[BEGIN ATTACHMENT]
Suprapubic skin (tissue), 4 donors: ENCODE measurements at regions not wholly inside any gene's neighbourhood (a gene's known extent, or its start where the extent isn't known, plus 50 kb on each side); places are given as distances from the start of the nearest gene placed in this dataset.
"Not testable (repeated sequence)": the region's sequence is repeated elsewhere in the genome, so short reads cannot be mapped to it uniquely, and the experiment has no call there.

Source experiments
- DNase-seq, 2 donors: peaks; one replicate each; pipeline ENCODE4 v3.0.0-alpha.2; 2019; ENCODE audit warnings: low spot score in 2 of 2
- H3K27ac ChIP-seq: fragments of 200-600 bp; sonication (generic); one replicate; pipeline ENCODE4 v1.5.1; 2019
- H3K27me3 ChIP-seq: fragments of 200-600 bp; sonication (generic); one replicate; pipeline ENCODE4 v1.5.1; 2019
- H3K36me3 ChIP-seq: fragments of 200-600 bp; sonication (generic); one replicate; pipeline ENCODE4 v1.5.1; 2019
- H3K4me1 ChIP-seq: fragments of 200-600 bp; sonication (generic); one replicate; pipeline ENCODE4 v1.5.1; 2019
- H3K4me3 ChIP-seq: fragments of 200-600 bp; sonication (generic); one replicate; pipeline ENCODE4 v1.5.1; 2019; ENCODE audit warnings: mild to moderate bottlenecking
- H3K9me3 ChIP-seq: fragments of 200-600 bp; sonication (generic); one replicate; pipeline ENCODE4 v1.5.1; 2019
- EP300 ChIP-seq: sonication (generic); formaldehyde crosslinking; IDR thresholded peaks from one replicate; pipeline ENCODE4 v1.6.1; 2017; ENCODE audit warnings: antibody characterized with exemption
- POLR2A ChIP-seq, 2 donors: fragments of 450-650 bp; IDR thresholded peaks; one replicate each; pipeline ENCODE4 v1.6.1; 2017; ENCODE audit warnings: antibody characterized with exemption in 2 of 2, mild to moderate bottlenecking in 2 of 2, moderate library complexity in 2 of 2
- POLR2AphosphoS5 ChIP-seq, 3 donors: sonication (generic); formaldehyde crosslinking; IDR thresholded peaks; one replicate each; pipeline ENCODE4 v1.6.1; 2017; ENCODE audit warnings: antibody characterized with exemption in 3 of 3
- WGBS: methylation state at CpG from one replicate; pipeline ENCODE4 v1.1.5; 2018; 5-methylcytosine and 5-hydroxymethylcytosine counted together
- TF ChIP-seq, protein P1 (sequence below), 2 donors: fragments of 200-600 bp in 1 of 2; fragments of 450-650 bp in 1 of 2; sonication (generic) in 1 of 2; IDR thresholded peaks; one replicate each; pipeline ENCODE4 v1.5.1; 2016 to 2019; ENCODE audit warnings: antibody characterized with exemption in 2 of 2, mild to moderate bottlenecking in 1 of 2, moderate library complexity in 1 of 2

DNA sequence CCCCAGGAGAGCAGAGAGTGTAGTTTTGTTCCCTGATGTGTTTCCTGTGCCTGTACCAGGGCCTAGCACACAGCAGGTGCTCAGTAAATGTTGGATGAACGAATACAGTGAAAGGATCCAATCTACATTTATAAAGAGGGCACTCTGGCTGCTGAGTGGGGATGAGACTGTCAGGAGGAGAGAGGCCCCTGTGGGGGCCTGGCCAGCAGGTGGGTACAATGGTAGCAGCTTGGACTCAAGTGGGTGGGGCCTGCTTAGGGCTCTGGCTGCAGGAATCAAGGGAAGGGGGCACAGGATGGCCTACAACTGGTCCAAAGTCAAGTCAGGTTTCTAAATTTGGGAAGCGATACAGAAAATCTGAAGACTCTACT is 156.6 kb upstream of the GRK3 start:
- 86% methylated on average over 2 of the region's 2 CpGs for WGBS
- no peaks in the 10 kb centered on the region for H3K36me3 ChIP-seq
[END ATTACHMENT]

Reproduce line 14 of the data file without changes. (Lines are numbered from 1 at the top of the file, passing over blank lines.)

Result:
- WGBS: methylation state at CpG from one replicate; pipeline ENCODE4 v1.1.5; 2018; 5-methylcytosine and 5-hydroxymethylcytosine counted together